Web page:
N.C. Department of Correction news release


Goldsboro - Frank Bright, a retired 34-year DOC veteran, received the Lewyn Hayes Award during the Minority Pioneers annual reunion in April. The award, which is the groupís top honor, was presented to Bright for his outstanding service and impressive career in the Department of Correction.

Bright will long be remembered for his tireless efforts and strong push for integrated caseloads. He encouraged supervision of white offenders by black officers and vice-versa. Because of his efforts, the attorney generalís office moved that segregated caseloads were illegal, according to DAPP officials. In 1970, all probation and parole caseloads became integrated.

"Frank Bright was an inspiration and mentor to many minorities in the correction profession," said Deputy Secretary Theodis Beck. "His record of accomplishment is worthy of this distinguished honor."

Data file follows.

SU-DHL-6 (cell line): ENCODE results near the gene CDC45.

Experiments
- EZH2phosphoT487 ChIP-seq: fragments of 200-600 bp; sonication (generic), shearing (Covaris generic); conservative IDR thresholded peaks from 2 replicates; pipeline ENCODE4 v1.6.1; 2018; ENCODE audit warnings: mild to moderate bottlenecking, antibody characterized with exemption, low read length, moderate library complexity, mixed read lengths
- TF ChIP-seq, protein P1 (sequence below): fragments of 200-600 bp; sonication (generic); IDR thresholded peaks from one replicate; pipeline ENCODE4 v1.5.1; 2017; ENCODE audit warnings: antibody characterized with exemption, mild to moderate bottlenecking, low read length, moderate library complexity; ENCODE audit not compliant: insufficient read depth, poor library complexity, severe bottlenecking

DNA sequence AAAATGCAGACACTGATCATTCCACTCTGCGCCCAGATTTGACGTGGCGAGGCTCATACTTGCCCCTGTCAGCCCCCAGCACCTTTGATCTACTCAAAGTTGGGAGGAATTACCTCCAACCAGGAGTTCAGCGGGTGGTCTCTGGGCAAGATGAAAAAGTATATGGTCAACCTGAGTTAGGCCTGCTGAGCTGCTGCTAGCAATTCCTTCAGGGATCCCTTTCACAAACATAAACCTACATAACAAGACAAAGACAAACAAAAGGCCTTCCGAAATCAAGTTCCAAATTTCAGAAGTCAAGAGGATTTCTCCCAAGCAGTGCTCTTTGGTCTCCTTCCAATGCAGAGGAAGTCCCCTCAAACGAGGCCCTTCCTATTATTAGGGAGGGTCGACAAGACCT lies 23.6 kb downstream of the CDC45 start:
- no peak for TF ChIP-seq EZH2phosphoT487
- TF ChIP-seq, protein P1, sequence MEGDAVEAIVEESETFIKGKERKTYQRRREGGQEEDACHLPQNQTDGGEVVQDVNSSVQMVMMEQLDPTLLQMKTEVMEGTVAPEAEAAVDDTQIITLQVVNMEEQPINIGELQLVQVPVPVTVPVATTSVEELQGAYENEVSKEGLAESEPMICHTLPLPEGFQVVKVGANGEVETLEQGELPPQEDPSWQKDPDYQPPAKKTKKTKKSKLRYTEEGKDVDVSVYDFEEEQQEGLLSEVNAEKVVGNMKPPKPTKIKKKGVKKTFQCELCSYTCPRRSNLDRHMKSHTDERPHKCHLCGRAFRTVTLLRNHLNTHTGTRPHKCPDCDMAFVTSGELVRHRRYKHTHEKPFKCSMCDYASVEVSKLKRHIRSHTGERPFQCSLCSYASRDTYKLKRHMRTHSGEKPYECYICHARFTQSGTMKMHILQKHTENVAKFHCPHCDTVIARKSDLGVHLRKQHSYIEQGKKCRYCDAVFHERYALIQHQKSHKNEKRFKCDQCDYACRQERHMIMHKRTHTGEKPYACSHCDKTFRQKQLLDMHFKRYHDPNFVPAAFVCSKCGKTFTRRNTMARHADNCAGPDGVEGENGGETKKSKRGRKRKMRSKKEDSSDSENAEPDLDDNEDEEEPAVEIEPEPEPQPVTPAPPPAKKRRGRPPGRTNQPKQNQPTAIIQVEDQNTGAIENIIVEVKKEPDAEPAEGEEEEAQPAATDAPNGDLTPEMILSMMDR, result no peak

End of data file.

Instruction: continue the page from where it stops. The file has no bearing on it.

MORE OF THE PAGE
Frank Bright with Mrs. Lewyn Hayes after Bright
received the honor named after Mrs. Hayes's late husband.

"If it were not for Frank Bright and many others like him, none of us would be where we are today in our career development," said DAPP Assistant Director Larry Harris. "Iíve never seen any fear in Frank Bright, nor have I seen any hesitancy on what was right or what was wrong. Iíve never seen him waiver in his position when fighting for a just cause.

Bright began his career as a Durham probation officer in 1960. In 1973, he was named branch manager. He began to quickly move up through the ranks. In 1974, he became the first African American appointed director of program services. Bright later became the first African American named chief of field operations. In 1981, Bright was again the first African American appointed assistant secretary for programs and development.

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